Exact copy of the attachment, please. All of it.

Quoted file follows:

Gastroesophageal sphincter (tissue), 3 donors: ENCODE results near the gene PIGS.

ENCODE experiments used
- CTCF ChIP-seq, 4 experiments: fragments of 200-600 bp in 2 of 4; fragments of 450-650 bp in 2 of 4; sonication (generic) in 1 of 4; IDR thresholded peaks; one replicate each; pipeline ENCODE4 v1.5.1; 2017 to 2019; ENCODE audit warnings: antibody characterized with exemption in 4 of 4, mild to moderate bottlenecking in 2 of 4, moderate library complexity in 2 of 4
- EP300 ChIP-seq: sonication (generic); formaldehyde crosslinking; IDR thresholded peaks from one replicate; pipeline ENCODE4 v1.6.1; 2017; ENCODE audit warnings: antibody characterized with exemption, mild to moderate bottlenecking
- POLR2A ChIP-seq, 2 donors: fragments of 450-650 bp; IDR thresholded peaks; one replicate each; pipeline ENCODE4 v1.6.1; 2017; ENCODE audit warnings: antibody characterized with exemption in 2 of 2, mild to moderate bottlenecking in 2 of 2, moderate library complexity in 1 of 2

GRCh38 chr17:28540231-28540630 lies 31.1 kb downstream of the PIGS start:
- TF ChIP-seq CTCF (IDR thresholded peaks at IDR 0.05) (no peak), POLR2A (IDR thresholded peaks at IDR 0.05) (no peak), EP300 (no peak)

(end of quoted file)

Gastroesophageal sphincter (tissue), 3 donors: ENCODE results near the gene PIGS.

ENCODE experiments used
- CTCF ChIP-seq, 4 experiments: fragments of 200-600 bp in 2 of 4; fragments of 450-650 bp in 2 of 4; sonication (generic) in 1 of 4; IDR thresholded peaks; one replicate each; pipeline ENCODE4 v1.5.1; 2017 to 2019; ENCODE audit warnings: antibody characterized with exemption in 4 of 4, mild to moderate bottlenecking in 2 of 4, moderate library complexity in 2 of 4
- EP300 ChIP-seq: sonication (generic); formaldehyde crosslinking; IDR thresholded peaks from one replicate; pipeline ENCODE4 v1.6.1; 2017; ENCODE audit warnings: antibody characterized with exemption, mild to moderate bottlenecking
- POLR2A ChIP-seq, 2 donors: fragments of 450-650 bp; IDR thresholded peaks; one replicate each; pipeline ENCODE4 v1.6.1; 2017; ENCODE audit warnings: antibody characterized with exemption in 2 of 2, mild to moderate bottlenecking in 2 of 2, moderate library complexity in 1 of 2

GRCh38 chr17:28540231-28540630 lies 31.1 kb downstream of the PIGS start:
- TF ChIP-seq CTCF (IDR thresholded peaks at IDR 0.05) (no peak), POLR2A (IDR thresholded peaks at IDR 0.05) (no peak), EP300 (no peak)